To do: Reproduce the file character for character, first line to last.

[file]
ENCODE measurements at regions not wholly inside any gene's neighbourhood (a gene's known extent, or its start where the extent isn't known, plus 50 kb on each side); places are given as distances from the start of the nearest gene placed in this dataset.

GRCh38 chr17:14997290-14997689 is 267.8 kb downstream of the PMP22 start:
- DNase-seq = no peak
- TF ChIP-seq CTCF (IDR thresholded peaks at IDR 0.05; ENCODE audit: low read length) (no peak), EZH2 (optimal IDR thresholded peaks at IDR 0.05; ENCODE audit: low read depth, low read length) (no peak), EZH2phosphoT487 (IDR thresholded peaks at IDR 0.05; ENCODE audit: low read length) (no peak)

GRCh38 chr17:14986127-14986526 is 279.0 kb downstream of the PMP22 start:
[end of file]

ENCODE measurements at regions not wholly inside any gene's neighbourhood (a gene's known extent, or its start where the extent isn't known, plus 50 kb on each side); places are given as distances from the start of the nearest gene placed in this dataset.

GRCh38 chr17:14997290-14997689 is 267.8 kb downstream of the PMP22 start:
- DNase-seq = no peak
- TF ChIP-seq CTCF (IDR thresholded peaks at IDR 0.05; ENCODE audit: low read length) (no peak), EZH2 (optimal IDR thresholded peaks at IDR 0.05; ENCODE audit: low read depth, low read length) (no peak), EZH2phosphoT487 (IDR thresholded peaks at IDR 0.05; ENCODE audit: low read length) (no peak)

GRCh38 chr17:14986127-14986526 is 279.0 kb downstream of the PMP22 start: